Kootenai County is providing its own security at the county courthouse after ending a long-standing contract with Watson Agency and hiring away most of the company’s courthouse staff.
Today is the first day the county is in charge of screening people for weapons and other contraband when they enter the two courthouse buildings on Garden Avenue.
The county hired six people to work the scanning and X-ray equipment, five of whom were already doing the job for Watson Agency.
County Commissioner Rick Currie said it was an economic decision and that there was no problem with the local agency that had provided security services for more than a decade.
Having in-house security will cost the county about the same amount of money as contracting with Watson Agency, but it will provide a training ground for bailiffs – the guards who transfer inmates at the courthouse and provide security inside individual courtrooms, Currie said.
He didn’t have information on the amount of the Watson contract or how much it will cost the county to take over services.
County Finance Director David McDowell also wasn’t available for comment.
Watson Agency isn’t happy with how the county communicated the reason for the contract termination or that the county hired away five of its employees. The agency, which has more than 300 employees, was founded and later sold by Kootenai County Sheriff Rocky Watson. Senior vice president Dale Crews said Currie told him the current bailiffs were taking over security duties. Then he discovered last week that his employees were quitting without giving two weeks’ notice.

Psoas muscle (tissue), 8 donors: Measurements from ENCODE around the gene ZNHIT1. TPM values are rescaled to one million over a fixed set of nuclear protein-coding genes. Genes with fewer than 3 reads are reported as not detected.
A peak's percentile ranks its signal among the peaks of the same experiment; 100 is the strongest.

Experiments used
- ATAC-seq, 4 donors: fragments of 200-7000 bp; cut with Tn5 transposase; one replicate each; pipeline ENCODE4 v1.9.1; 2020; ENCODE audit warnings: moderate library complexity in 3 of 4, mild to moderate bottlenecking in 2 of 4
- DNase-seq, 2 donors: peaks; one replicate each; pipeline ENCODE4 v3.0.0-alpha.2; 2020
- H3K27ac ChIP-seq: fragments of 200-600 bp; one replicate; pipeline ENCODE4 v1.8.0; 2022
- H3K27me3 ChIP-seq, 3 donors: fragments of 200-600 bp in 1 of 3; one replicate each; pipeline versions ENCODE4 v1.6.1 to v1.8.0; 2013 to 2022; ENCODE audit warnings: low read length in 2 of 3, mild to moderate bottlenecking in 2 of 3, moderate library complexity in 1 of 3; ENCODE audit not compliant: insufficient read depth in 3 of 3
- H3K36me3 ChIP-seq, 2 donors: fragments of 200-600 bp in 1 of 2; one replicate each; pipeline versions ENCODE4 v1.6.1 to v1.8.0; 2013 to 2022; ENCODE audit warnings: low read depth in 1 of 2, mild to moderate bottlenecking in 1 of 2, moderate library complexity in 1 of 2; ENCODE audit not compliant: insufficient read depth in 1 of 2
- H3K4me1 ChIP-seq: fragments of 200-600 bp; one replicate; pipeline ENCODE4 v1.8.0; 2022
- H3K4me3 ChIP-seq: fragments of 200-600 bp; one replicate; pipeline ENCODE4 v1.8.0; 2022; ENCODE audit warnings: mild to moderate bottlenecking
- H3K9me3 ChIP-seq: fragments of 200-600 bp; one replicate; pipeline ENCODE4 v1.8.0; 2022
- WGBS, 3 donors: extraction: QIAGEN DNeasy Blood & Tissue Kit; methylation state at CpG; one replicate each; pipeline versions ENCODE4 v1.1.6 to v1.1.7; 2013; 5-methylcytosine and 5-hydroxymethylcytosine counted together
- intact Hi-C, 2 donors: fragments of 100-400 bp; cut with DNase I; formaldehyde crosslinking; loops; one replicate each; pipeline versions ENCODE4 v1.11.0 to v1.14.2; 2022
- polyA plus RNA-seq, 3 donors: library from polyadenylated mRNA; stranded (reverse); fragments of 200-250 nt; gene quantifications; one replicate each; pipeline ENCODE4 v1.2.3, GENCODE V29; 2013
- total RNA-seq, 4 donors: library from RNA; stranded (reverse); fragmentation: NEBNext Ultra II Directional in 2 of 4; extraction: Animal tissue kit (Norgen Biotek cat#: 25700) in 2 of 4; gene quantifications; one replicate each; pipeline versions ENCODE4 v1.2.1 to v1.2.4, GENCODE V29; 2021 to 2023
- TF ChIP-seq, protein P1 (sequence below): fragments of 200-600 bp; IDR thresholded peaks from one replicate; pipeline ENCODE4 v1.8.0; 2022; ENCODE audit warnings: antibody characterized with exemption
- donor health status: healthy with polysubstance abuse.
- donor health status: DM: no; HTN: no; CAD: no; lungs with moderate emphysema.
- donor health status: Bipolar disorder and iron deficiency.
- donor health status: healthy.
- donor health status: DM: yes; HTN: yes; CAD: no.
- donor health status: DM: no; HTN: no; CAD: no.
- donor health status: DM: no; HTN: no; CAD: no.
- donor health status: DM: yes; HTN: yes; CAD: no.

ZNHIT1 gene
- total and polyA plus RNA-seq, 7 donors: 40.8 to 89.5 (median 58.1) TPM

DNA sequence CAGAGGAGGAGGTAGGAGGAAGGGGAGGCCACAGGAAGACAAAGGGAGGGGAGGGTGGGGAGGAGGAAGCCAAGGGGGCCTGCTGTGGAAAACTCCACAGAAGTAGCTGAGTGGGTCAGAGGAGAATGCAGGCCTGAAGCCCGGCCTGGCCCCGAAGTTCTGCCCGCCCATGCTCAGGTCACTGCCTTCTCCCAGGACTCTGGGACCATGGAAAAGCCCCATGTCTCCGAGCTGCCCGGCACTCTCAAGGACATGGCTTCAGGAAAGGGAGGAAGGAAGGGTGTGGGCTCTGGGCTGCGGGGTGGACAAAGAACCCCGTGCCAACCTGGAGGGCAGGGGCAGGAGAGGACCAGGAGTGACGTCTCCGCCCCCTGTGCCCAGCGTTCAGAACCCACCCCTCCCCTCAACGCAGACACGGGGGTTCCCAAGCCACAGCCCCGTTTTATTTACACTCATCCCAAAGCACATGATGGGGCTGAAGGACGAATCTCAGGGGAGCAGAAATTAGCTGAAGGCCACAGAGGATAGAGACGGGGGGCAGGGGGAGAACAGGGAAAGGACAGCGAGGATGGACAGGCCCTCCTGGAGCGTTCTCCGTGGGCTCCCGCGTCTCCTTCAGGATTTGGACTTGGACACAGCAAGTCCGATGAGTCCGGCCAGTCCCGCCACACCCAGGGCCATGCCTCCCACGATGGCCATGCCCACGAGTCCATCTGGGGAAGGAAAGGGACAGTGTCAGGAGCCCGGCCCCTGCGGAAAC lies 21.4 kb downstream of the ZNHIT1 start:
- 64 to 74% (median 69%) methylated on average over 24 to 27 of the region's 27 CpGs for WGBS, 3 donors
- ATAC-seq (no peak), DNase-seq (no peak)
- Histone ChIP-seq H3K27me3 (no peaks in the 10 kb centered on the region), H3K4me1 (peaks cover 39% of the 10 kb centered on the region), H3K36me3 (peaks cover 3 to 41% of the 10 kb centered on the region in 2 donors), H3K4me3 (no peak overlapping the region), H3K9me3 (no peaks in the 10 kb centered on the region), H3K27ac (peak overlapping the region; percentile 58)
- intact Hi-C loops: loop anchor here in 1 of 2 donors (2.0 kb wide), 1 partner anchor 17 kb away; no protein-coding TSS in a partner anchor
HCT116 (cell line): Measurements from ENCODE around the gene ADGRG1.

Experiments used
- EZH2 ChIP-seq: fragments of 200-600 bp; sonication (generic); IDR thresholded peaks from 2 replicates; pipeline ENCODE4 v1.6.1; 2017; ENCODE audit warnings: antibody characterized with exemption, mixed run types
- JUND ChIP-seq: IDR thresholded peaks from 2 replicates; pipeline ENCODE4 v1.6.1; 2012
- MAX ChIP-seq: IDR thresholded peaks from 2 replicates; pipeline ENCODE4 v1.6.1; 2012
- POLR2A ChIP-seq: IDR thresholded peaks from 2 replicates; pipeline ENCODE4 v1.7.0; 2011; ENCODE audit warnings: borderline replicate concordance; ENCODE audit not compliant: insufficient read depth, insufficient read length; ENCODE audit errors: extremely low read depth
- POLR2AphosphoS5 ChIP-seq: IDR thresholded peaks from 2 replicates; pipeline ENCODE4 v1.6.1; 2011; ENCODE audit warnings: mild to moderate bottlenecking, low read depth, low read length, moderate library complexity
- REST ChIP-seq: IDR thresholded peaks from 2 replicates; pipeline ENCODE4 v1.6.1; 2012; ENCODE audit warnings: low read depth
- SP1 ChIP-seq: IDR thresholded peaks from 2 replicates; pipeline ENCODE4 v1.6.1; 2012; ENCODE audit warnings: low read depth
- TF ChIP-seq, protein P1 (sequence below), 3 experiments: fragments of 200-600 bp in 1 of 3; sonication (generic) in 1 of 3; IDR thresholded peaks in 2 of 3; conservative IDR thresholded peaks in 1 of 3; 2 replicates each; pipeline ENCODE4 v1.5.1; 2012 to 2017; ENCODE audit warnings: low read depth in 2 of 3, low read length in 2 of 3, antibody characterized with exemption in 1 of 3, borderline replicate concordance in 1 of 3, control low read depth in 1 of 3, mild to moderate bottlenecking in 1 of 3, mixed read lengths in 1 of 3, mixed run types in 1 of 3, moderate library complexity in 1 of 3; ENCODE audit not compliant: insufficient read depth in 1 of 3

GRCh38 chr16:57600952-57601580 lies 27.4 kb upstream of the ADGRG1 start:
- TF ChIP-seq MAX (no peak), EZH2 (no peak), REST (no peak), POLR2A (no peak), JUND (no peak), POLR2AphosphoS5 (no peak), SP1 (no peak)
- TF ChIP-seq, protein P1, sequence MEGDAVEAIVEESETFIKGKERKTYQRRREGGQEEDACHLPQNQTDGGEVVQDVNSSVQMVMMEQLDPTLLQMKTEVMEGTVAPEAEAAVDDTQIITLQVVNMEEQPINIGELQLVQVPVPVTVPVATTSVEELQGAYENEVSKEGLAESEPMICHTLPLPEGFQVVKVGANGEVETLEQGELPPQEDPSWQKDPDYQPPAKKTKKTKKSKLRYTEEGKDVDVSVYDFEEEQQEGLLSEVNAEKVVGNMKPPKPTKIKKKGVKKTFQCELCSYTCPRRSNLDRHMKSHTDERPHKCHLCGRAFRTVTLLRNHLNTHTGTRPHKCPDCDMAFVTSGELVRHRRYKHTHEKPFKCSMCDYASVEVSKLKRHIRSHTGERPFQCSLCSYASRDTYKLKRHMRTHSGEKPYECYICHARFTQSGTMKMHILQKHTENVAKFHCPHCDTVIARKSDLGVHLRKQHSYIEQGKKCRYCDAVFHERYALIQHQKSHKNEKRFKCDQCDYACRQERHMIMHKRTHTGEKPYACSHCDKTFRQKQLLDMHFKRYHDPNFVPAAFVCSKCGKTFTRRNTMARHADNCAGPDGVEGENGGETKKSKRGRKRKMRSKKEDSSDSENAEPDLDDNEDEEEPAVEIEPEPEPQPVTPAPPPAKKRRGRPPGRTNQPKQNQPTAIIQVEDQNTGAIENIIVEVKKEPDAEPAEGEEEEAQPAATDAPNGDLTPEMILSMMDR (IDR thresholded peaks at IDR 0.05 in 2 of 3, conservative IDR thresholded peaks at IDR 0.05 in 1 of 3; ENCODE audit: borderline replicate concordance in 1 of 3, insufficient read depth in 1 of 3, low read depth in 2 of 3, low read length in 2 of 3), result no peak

“They certainly indicated in writing and in verbal communication that the change was for financial reasons,” Crews said. “That, in whole honesty, doesn’t seem to be the case.”
Yet Crews said that shows that there is no problem with the service Watson Agency was providing.
“If there was, why would they in turn hire 90 percent of our security staff?” Crews asked.
Currie said the chief bailiff will oversee the new security guards, and that is perhaps what caused the misunderstanding with Crews.
“We certainly didn’t mean to mislead him,” Currie said.
Chief Bailiff Gomer Davis said he hired the Watson Agency employees because they “have a great deal of experience and are eager to work for the county.”
The county also must provide its own X-ray and scanning equipment. Federal homeland security grants will pay for two X-ray machines, and the county will pay for the third. Currie didn’t know the cost of the machines.
Watson Agency removed its X-ray equipment from the courthouse Tuesday night.
At one point, Currie said there was a dispute over who owned the equipment, but that was worked out.
Crews disagreed, alleging that the county still claims it owns a machine used to scan mail. He said Watson Agency bought the machine for use in the courthouse.
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